[0030]FIG. 5 is a schematic diagram illustrating generally an alternative example of a base 500, a locator 502, and a positioning wand 504. The base 500 is similar, in certain respects, to the base 104. However, in this example, the base 500 includes a receptacle 506 that includes a distal conical “divot” 508, such as for receiving a pointed distal tip 510 of the positioning wand 504. The locator 502 includes two imageable spheres 512A-B. The imageable spheres 512A-B are respectively located on middle and proximal portions of a shaft 513. The spheres 512A-B include respective centers 514A-B that define a line therethrough. When a distal tip 515 of the locator 502 is threaded or otherwise inserted into the receptacle 506 of the base 500, the line through the centers 514A-B extends through the apex (point of maximum depression) of the conical divot 508. In FIG. 5, the positioning wand 504 includes a shaft 518 extending proximally from the distal tip 510 and terminating at or near radial arms 520A-C. The radial arms 520A-C carry respective positioning locators 522A-C.

[0031] The method described with respect to FIG. 4 can also be used with the devices shown in FIG. 5. The images of the subject (or other volume of interest) with the locators 502 permit computation of each of the centers 514A-B and of the line defined therebetween. The location of the apex of the divot 508 is located on this line at a known predetermined distance from the centers 514A-B. During registration, at 408, in which the tip 510 of the positioning wand is inserted into the divot 508 of each of the respective bases, the actual locations of the apexes of the divots 508 is computed, because the tip 510 of the positioning wand is in a known spatial relationship to the positioning locators 522. These points of the apexes of the divots 508 are registered to corresponding points in the images that are extrapolated along the line defined by the centers 514 of the imageable spheres 512A-B. Again, among other things, this process avoids any need for replacing the locators 106 with a golf-tee-like “divot” or “localization cap” for receiving the wand 504. This, in turn, reduces the complexity and cost of the stereotactic procedure.

[0032]FIG. 6 is a schematic diagram illustrating generally an alternative example of another locator 600 with the base 104. In this example, the locator 600 includes an imageable sphere 602. The imageable sphere 602 includes a removable cone 604 that forms an imageable portion of the imageable sphere 602. Removing the cone 604 creates a conical orifice (also referred to as a divot) 606. The conical orifice 606 has an apex located at a center 608 of the imaging sphere 602. The conical orifice 606 is sized and shaped to permit a tip 510 of a positioning wand 504 to be received therein for performing registration. In one example, the cone 604 snap-fits into the conical orifice 606, such as by a beveled proximal circumferential rim 609 that engages a lip 610 located circumferentially about the proximal base portion of the inverted conical orifice 606, as illustrated in FIG. 1. In one example, the imageable cone 604 and/or the imageable sphere 602 includes a small orifice 700, such as illustrated in the top view of FIG. 7, to facilitate prying the imageable cone 604 out of the imageable sphere 602, such as by using a pick or like instrument to perform this removal.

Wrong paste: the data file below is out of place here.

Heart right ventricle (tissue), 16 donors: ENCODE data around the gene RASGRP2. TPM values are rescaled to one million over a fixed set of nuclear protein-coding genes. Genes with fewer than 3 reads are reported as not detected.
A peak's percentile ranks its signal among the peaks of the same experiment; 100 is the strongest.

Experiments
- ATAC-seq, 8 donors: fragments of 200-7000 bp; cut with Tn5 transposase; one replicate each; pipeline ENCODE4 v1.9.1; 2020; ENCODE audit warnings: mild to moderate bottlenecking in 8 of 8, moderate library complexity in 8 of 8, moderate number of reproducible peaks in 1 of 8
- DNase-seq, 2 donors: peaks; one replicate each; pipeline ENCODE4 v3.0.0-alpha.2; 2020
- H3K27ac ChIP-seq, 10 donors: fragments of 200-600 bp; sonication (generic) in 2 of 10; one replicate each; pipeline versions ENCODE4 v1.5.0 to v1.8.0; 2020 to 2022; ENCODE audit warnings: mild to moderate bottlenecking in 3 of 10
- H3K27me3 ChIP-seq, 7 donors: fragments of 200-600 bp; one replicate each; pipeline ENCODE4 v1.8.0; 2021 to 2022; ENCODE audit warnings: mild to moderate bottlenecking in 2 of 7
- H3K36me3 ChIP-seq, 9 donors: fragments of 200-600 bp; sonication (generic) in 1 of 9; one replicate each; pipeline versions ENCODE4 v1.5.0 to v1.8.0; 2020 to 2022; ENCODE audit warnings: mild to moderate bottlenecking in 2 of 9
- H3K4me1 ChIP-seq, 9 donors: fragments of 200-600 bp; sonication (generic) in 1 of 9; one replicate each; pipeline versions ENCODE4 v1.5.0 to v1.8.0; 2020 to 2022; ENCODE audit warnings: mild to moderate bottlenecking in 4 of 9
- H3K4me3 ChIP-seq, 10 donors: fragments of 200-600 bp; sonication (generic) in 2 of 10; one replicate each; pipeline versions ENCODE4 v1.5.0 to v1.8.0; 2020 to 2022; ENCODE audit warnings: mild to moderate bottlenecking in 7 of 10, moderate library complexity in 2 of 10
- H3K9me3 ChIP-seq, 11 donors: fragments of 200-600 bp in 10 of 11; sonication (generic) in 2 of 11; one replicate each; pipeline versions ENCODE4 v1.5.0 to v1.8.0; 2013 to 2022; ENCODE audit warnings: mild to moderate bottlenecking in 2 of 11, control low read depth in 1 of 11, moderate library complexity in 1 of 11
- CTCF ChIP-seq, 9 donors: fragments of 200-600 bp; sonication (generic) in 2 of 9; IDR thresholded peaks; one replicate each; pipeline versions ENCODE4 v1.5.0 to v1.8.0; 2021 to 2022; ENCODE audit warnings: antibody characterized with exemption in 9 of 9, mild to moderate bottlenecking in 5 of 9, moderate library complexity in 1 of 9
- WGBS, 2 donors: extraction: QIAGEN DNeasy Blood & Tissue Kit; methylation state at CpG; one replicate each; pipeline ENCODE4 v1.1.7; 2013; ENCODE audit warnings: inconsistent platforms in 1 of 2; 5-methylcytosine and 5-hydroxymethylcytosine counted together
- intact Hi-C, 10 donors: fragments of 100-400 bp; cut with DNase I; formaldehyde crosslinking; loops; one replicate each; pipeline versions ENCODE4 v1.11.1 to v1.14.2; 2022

[0033]FIG. 8 is a schematic diagram illustrating generally an alternative example of a locator 800 including an imageable sphere 802 with a removable imageable cone 804. In this example, a proximal portion of the cone 804 includes external threads 806 for engaging internal threads 808 of a conical orifice 810 providing a divot for receiving a tip 510 of a positioning wand 504. An apex of the conical orifice 810 corresponds to the center 812 of the imageable sphere 802. FIG. 9 illustrates a top view of the cone 804, including an orifice 900 for receiving a pick or other instrument for unscrewing the cone 804 from the sphere 802 for removing it therefrom.

[0034]FIG. 10 is a flow chart illustrating generally one example of a method for using the devices illustrated in FIGS. 6-9. In FIG. 10, at 1000, the bases 104 are screwed in, such as discussed above. At 1002, the locators 600 or 800 are attached to respective bases 104, such as discussed above. At 1004, the subject is imaged together with the locators 600 or 800, such as discussed above. The subject is then moved into the operating room, such as discussed above. At 1006, the imageable cones 604 or 804 are pried, unscrewed, or otherwise removed from the respective bases 104. At 1008, the subject is registered to the images. In one example, this includes inserting the tip 510 of the positioning wand 504 into the orifice 610 or 810, such that the tip 510 is located at the center of the imageable sphere 602 or 802. The positioning locators 522 on the wand 504 are in a known relationship to the tip 510 located at the center 608 or 812 of the imageable sphere 602 or 802. In this manner, by using the positioning system 102 to determine the locations of the positioning locators 522 on the wand 504, the center point 608 or 812 can be computed by the IGS workstation 138. Again, among other things, this process avoids any need for replacing the locators 600 or 800 with a golf-tee-like “divot” or “localization cap” for receiving the wand 504. This, in turn, reduces the complexity and cost of the stereotactic procedure. Moreover, accuracy may be enhanced because the tip 510 is located at the actual center 608 or 812 of the imageable sphere 602 or 802, rather than using an intermediate element such as a golf-tee-like “divot” or “localization cap” for receiving the wand 504.